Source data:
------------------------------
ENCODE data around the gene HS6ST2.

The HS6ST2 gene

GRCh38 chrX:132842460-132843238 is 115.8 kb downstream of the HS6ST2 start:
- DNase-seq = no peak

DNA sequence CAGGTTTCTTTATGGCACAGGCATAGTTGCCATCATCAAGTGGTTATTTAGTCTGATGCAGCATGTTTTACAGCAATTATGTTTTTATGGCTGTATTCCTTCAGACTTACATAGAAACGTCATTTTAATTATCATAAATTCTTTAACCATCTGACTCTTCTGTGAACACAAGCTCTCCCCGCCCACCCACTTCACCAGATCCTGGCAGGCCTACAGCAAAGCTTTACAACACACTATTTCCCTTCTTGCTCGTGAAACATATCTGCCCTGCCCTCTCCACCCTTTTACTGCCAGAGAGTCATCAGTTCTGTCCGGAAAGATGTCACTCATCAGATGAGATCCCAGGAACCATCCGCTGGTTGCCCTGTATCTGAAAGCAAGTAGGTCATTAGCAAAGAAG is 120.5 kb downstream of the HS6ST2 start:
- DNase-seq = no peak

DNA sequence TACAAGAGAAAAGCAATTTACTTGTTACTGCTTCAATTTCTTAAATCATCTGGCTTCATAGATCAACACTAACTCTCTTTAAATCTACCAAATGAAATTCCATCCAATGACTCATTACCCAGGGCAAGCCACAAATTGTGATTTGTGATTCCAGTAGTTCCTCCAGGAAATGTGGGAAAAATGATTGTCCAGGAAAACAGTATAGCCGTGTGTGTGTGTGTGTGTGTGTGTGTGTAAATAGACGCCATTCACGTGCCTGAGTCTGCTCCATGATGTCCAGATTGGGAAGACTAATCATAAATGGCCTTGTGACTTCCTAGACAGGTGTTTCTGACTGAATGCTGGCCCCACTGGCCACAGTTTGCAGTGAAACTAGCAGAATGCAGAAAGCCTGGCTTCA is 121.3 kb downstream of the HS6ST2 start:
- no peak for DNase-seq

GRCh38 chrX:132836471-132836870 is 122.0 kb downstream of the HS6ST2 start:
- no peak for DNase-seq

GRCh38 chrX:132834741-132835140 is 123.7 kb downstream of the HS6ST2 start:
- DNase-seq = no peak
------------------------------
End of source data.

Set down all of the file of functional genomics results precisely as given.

ENCODE data around the gene HS6ST2.

The HS6ST2 gene

GRCh38 chrX:132842460-132843238 is 115.8 kb downstream of the HS6ST2 start:
- DNase-seq = no peak

DNA sequence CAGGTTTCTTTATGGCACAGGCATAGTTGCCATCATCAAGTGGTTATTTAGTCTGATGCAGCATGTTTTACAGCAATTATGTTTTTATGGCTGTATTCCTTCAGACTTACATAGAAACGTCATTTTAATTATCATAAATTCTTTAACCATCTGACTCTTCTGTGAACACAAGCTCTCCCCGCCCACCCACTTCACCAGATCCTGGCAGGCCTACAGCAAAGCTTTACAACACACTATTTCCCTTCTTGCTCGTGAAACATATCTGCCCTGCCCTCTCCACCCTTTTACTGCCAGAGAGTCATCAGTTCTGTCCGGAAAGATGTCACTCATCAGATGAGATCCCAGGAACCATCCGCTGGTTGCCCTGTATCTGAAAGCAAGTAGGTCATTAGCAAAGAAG is 120.5 kb downstream of the HS6ST2 start:
- DNase-seq = no peak

DNA sequence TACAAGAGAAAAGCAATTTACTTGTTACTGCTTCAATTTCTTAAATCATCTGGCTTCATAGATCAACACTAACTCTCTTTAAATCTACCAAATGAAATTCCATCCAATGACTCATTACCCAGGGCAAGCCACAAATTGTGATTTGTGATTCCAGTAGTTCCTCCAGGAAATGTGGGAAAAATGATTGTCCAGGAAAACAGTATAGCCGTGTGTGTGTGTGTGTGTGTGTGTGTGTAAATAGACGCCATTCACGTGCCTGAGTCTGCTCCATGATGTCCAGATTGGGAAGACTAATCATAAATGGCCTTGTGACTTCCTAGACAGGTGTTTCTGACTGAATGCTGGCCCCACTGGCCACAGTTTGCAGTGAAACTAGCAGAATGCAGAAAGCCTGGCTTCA is 121.3 kb downstream of the HS6ST2 start:
- no peak for DNase-seq

GRCh38 chrX:132836471-132836870 is 122.0 kb downstream of the HS6ST2 start:
- no peak for DNase-seq

GRCh38 chrX:132834741-132835140 is 123.7 kb downstream of the HS6ST2 start:
- DNase-seq = no peak